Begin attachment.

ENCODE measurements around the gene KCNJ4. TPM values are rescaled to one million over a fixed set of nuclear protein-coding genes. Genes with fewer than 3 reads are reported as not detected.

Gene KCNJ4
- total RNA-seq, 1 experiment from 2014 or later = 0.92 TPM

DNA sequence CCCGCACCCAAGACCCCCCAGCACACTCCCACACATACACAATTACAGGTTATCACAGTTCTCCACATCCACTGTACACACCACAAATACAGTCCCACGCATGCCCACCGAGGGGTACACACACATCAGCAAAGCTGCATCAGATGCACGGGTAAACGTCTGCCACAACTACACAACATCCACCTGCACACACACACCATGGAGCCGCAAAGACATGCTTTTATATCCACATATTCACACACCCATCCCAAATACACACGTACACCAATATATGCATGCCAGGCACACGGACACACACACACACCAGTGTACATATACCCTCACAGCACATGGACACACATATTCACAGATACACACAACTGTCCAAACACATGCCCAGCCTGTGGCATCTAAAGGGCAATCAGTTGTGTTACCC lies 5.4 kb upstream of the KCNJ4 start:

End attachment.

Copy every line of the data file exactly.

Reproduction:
ENCODE measurements around the gene KCNJ4. TPM values are rescaled to one million over a fixed set of nuclear protein-coding genes. Genes with fewer than 3 reads are reported as not detected.

Gene KCNJ4
- total RNA-seq, 1 experiment from 2014 or later = 0.92 TPM

DNA sequence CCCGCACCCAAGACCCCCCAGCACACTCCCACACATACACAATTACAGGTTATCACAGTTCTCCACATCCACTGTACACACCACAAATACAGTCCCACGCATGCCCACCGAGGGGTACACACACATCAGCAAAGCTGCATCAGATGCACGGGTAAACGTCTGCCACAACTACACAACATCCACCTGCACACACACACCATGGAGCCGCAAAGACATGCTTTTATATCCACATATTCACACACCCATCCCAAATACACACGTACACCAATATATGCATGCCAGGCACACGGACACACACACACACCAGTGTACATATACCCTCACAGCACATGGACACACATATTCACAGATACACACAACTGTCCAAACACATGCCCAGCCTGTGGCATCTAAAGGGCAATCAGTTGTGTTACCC lies 5.4 kb upstream of the KCNJ4 start: